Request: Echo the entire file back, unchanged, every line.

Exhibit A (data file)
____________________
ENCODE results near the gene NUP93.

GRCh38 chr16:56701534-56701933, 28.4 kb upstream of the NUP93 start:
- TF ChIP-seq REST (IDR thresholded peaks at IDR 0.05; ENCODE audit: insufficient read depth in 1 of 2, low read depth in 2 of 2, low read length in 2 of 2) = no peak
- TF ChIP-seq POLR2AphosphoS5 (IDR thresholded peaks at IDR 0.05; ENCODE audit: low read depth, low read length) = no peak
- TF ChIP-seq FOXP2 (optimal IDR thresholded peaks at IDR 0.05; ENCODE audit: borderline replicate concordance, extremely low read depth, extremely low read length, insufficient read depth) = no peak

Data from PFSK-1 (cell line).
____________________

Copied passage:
ENCODE results near the gene NUP93.

GRCh38 chr16:56701534-56701933, 28.4 kb upstream of the NUP93 start:
- TF ChIP-seq REST (IDR thresholded peaks at IDR 0.05; ENCODE audit: insufficient read depth in 1 of 2, low read depth in 2 of 2, low read length in 2 of 2) = no peak
- TF ChIP-seq POLR2AphosphoS5 (IDR thresholded peaks at IDR 0.05; ENCODE audit: low read depth, low read length) = no peak
- TF ChIP-seq FOXP2 (optimal IDR thresholded peaks at IDR 0.05; ENCODE audit: borderline replicate concordance, extremely low read depth, extremely low read length, insufficient read depth) = no peak

Data from PFSK-1 (cell line).